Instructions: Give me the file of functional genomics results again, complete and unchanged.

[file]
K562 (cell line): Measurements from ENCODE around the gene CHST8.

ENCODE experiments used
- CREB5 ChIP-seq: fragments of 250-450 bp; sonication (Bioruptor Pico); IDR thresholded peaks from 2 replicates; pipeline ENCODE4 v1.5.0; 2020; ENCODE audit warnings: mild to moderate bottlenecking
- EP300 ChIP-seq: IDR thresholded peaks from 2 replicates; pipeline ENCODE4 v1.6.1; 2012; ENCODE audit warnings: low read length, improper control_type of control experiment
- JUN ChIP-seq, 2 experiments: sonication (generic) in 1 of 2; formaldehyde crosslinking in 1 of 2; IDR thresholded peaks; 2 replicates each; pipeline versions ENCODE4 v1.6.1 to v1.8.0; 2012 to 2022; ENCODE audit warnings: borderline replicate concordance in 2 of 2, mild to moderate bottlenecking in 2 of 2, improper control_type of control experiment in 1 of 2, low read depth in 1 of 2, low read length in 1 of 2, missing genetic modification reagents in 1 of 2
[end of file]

K562 (cell line): Measurements from ENCODE around the gene CHST8.

ENCODE experiments used
- CREB5 ChIP-seq: fragments of 250-450 bp; sonication (Bioruptor Pico); IDR thresholded peaks from 2 replicates; pipeline ENCODE4 v1.5.0; 2020; ENCODE audit warnings: mild to moderate bottlenecking
- EP300 ChIP-seq: IDR thresholded peaks from 2 replicates; pipeline ENCODE4 v1.6.1; 2012; ENCODE audit warnings: low read length, improper control_type of control experiment
- JUN ChIP-seq, 2 experiments: sonication (generic) in 1 of 2; formaldehyde crosslinking in 1 of 2; IDR thresholded peaks; 2 replicates each; pipeline versions ENCODE4 v1.6.1 to v1.8.0; 2012 to 2022; ENCODE audit warnings: borderline replicate concordance in 2 of 2, mild to moderate bottlenecking in 2 of 2, improper control_type of control experiment in 1 of 2, low read depth in 1 of 2, low read length in 1 of 2, missing genetic modification reagents in 1 of 2